Monday, March 22, 2010

Brand Manga: New Collaboration with Management Sushi

I've recently begun working on a project with Bernie Ritchie of Management Sushi -- to do this, we created Brand Manga. It's not online yet -- but I've written up some notes for feedback, if you've got some.

It continues to be an interesting journey.

Brand Manga

Success depends on the quality of the pitch, not the volume.

Why Brand Manga?

Your brand is a promise of a particular kind of experience for customers. Fulfilling that promise consistently and over time generates a belief in and loyalty to your company, products, and services.

Manga is a Japanese art that has gone global. It tells stories through cartoon on every imaginable subjects and represents the infinite possibilities of representing ideas, objects, and relationships through immediately accessible and engaging new worlds.

Brand Manga is a new communication strategy aimed at helping clients gain wider recognition, trust, and relationships from customers. The goal is to expand, re-energize, and unify the way a company engages with a global, wired world.

Tools are Easy: Strategy is Hard

At the conferences I've attended lately, people talk more about specific new media tools than anything else. But as Chris Brogan said at LikeMinds, "We never would consider having a conference about the telephone."

No doubt, digital Media offers extended numerous tools to expand a company's reach. However, tools are easy – and using them well requires careful planning. We can help you create an effectively unified communications strategy across media and stakeholders – in person, within your company, and with external markets.

With 24/7 networks across multiple media, it’s never been more important to create belief in the consistency and quality of experience that a business offers.

To do that, core values and talent need to come across consistently and frequently in the relationships in the world and online.

Customers develop trust and loyalty only over time, with evidence that a brand delivers the experience it promises.

You can get your message out there as much as you want -- in as many ways as you want. But it's the quality of the pitch, not the volume that counts. So before buying fancy equipment or signing up for piece-meal marketing approaches, sit down with someone like us and look at the big picture.

Thursday, March 11, 2010

Tools are Easy: Storytelling is Hard

I have been considering the nature of effective storytelling lately.

I work with a range of clients who all need to tell their stories through different media. Ideally, they will be open to exploring stories across media -- from in-person communication at length to the 140-character Tweet.

The question is: how do you make the most of each medium?

In-Person Pitching

My clients need to pitch for both business and for investment. The question always becomes: how do you transform a presentation into a conversation people want to continue?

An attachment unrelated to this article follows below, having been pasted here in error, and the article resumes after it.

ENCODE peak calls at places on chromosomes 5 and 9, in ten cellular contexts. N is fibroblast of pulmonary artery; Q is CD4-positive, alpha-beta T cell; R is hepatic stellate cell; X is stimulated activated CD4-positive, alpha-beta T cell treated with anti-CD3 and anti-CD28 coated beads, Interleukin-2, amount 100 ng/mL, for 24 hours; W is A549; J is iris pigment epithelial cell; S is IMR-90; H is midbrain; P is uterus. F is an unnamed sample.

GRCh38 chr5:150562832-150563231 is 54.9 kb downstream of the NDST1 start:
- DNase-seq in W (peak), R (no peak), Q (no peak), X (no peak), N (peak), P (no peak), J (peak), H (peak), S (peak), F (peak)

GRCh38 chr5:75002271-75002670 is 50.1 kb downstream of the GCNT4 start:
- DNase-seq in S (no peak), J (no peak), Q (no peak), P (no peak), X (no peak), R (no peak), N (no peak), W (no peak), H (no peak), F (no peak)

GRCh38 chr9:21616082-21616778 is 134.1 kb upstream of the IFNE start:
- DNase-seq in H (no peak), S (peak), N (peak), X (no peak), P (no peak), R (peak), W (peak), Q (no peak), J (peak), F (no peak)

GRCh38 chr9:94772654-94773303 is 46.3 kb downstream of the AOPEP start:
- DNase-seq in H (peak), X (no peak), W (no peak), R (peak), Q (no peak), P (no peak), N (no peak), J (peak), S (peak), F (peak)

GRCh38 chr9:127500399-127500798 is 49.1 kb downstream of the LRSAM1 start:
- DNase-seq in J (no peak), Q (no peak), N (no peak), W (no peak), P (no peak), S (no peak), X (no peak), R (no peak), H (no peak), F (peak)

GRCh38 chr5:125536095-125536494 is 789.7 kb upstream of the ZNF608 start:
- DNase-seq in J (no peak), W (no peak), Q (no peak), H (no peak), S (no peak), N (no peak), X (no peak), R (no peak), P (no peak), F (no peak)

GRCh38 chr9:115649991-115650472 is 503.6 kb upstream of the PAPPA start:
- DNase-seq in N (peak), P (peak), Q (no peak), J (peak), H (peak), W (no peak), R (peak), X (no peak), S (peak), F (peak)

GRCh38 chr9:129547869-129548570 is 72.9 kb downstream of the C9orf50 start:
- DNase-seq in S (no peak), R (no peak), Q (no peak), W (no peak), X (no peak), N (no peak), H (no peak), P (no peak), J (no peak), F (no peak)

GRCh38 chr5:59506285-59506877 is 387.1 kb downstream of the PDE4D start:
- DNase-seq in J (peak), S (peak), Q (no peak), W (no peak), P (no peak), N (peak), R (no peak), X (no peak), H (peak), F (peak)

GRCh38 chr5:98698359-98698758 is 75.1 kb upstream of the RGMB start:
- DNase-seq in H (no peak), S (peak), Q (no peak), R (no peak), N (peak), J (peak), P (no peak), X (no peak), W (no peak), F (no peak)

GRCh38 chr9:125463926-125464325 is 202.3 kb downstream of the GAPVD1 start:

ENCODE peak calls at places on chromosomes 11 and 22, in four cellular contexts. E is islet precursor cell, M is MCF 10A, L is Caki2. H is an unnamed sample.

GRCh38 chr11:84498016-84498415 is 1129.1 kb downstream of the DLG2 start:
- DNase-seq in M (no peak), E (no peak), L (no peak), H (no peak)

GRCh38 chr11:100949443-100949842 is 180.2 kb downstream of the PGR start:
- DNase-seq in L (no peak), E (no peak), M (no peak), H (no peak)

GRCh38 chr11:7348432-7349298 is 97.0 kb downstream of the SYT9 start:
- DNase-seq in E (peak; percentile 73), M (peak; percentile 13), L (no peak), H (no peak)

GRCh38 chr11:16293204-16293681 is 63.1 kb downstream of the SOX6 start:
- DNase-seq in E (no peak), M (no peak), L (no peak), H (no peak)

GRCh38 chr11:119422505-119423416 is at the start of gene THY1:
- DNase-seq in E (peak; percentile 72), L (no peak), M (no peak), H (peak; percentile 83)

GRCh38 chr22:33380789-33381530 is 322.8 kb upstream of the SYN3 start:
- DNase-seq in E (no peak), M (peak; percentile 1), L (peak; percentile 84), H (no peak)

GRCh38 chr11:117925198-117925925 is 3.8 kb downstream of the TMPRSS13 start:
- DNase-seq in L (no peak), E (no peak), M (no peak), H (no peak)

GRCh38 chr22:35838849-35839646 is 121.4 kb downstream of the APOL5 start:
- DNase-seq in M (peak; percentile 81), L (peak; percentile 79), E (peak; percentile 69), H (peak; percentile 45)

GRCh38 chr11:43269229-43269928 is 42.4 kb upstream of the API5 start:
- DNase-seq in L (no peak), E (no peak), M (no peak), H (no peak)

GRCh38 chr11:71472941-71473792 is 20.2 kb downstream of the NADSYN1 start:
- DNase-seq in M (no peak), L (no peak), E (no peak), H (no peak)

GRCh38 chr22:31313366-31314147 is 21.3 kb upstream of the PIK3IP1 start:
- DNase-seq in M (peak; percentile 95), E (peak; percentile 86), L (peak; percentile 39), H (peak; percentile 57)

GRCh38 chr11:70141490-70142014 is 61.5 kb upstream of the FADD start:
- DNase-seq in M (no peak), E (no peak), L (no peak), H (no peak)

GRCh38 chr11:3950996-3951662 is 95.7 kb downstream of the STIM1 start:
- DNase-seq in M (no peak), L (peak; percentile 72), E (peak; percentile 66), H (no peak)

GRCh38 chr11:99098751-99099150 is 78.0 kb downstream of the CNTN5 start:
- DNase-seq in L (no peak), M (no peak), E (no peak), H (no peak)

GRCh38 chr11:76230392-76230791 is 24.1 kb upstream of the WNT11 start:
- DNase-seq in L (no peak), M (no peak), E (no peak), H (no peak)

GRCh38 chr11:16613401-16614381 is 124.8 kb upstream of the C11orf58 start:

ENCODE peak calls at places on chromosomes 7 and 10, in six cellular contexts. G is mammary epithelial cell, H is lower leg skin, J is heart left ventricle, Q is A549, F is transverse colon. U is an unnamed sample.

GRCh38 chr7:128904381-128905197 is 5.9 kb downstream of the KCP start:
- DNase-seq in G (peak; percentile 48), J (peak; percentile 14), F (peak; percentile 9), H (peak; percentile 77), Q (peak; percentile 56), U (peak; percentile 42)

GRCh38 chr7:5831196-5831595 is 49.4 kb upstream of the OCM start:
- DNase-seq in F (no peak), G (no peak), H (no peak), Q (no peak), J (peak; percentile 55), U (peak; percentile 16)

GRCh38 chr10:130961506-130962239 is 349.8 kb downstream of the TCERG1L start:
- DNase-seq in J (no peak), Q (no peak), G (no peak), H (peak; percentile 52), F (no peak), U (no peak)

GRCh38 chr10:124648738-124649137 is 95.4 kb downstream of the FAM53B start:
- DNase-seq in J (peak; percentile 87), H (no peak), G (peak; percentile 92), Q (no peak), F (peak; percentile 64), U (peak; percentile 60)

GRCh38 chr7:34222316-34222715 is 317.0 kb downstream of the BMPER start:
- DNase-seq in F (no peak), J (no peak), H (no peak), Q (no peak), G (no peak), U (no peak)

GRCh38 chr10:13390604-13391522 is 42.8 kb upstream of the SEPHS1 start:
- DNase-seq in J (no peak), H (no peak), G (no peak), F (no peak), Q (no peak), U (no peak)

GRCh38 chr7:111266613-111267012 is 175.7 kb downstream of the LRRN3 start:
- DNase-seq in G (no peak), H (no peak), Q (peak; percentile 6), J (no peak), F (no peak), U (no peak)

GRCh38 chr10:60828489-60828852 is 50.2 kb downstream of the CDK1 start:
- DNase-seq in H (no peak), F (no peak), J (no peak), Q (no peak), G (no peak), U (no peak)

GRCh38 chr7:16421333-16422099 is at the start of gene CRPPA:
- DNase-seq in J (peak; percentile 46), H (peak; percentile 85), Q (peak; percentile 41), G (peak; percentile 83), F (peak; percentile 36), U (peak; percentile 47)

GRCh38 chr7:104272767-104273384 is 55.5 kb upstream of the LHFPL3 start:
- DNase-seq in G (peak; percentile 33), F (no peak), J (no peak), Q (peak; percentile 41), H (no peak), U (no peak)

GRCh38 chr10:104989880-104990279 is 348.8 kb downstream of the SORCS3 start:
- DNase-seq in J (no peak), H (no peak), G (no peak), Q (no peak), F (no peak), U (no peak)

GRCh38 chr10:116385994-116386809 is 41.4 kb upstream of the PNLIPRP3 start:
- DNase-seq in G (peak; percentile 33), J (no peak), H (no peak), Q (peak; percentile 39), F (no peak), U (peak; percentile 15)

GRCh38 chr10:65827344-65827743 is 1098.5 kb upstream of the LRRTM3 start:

After all, business takes place after your last word is spoken - usually, after you've left the room.

Take Doug Richards' video from School for Start-Ups, for example. Doug has invited me to his event to help with the storytelling because he thinks I have a different take. He's right.

Doug talks about compelling stories for investors with dragons, bad guys, good guys, and so on. It sounds good, but how would you translate that for someone who wants to present?

What's true is that it always makes sense to engage listeners' feelings (at least) as much as their minds. One always remembers the way a communication feels -- whether it's in a meeting (competitive? generous?), on a conference call (dull? impatient?), or in writing (rude? friendly?). The same, of course, goes for those who communicate in front of a room.

But where do you go from there?

Storytelling Means More Than One Thing

Vocabulary might be a problem -- perhaps we need other words for articulating one's value proposition with a beginning, middle, and end?

When I was hired last week by an investor team to work with entrepreneurs , the programme's head interpreted my request to transform the data into a story to mean "tell me something that happened in your life."

Indeed, this can be a useful strategy. Specificity always helps listeners engage, and if done well in context, personalising abstract concepts or challenges will set your pitch apart from others.

On the other hand, the investors wouldn't want 10 teams in a row telling a specific story about the connection between their lives and projects. The format would become predictable, and people would tune out.

So What Makes a Good Story?

The secret to effective storytelling can't really be defined by any particular format. It's true that all stories usually have characters, place, conflict, and resolution. However, creating a narrative is not straightforward -- there is no formula -- if you want your audience engaged.

One strategy that can be effective is to make the story meaningful to you. It must create a feeling in YOU that feels contagious to your listeners.

Quite simply, this is empathy.

But Wait: There's (Always More)

In addition to feeling the truth of what you say, perspective and context must be a factor in the way you express yourself. Are you creating the right kind of chemistry with listeners by making your experience accessible?

If there is a secret, it is that there is no single recipe for effective communication except listening well and interpreting the needs of your listener as you go. Call it improvisation, if you like. The key is to remember that as effortless as improv can appear, no one is born knowing how to do it well.

It doesn't happen without a lot of practice.

I think that's why I enjoy my work so much. It's not training. It's learning, both for me and my clients. Every time is different.

More on other media in the next post.